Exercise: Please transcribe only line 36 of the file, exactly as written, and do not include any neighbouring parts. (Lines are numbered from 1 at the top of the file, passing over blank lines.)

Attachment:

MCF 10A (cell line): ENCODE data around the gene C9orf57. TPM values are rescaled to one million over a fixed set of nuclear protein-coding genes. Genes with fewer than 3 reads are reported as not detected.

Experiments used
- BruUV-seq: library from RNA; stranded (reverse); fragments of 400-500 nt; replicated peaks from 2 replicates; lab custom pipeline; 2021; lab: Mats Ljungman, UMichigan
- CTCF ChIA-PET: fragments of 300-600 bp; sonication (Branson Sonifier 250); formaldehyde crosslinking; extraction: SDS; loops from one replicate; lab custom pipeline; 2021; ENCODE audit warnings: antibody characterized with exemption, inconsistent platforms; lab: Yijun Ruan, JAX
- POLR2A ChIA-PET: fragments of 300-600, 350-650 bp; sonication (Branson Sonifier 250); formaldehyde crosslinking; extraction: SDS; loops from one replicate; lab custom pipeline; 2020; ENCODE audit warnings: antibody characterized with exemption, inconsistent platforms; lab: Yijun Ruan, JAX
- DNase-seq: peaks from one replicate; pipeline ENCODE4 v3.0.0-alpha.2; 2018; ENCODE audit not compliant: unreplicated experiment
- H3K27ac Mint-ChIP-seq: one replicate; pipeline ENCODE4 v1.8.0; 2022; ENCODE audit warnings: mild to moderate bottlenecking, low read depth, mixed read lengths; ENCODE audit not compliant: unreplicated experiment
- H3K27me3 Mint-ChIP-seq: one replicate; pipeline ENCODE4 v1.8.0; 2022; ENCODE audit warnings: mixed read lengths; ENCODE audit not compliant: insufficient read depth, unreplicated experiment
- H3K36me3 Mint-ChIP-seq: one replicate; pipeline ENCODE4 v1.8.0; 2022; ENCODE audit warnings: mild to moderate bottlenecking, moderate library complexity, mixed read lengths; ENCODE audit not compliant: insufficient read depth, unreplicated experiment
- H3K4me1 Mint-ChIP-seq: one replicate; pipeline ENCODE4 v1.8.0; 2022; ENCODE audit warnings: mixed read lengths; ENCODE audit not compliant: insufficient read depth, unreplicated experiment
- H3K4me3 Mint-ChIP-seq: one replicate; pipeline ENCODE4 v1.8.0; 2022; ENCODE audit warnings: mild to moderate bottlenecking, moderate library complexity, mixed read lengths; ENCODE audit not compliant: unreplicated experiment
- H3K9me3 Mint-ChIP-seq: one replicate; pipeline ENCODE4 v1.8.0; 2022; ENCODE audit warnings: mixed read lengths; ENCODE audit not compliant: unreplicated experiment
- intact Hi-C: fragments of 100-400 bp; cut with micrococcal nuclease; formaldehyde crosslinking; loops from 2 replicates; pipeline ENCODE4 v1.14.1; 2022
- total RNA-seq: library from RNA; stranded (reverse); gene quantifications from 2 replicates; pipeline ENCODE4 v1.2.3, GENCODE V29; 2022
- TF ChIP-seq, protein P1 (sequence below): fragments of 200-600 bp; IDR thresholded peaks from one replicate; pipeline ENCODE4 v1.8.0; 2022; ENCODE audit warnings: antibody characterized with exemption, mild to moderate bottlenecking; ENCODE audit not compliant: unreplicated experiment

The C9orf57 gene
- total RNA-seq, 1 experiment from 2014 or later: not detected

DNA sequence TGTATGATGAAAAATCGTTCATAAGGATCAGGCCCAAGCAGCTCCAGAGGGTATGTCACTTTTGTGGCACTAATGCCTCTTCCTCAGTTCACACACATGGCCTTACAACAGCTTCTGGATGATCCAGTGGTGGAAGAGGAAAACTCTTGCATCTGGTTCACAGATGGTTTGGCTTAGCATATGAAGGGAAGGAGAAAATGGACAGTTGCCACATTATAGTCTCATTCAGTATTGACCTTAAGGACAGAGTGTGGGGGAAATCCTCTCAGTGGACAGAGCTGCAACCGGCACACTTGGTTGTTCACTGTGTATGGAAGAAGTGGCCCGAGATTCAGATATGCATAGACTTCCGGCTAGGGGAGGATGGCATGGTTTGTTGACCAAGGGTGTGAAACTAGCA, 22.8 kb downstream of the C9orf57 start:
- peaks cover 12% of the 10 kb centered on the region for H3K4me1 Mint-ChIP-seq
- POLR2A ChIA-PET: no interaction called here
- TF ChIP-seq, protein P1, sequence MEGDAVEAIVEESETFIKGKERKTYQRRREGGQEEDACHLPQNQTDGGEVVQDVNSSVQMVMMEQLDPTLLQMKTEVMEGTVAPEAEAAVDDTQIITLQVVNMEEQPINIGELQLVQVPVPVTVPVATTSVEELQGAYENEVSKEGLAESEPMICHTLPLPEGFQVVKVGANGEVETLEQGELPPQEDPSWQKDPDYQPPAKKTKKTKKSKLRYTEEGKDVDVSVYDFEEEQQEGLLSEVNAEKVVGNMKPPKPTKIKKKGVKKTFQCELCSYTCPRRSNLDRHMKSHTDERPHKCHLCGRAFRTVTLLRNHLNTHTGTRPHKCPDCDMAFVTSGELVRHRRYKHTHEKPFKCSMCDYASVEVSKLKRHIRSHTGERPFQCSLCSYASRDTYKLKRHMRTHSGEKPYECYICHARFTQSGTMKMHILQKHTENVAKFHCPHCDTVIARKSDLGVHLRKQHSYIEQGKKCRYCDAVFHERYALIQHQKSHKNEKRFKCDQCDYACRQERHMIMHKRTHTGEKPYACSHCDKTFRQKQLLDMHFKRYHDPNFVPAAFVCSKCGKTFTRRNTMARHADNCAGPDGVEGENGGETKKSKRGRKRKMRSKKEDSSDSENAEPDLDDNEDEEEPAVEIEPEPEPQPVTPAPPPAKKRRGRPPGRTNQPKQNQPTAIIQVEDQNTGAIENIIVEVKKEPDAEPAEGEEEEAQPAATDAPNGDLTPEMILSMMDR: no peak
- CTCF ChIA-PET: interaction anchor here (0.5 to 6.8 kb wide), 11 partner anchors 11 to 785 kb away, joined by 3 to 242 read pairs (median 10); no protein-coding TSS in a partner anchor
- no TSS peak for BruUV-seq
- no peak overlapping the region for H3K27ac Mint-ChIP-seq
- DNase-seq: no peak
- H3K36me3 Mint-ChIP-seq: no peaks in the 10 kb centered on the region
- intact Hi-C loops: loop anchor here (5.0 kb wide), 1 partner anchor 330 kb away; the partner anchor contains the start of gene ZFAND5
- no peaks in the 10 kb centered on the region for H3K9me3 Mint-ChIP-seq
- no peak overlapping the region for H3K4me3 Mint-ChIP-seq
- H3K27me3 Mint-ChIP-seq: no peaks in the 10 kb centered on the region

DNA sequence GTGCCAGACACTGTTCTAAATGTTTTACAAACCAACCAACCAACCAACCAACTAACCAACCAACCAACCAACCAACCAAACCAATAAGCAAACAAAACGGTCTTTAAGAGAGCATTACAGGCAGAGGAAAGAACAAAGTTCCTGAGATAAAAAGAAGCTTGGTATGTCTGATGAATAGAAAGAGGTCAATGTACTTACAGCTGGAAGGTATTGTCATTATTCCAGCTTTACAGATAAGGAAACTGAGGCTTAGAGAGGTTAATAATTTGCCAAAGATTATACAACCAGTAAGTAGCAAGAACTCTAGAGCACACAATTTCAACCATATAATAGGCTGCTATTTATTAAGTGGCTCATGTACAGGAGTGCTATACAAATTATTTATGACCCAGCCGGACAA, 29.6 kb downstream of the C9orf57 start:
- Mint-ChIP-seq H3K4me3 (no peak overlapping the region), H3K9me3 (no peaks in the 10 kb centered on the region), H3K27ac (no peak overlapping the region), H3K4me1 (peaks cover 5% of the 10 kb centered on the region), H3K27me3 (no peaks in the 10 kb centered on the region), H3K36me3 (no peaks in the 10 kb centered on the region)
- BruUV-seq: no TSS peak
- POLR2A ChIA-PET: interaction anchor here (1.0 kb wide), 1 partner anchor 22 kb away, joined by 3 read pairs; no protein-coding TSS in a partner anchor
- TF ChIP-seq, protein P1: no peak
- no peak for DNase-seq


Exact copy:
- no peak for DNase-seq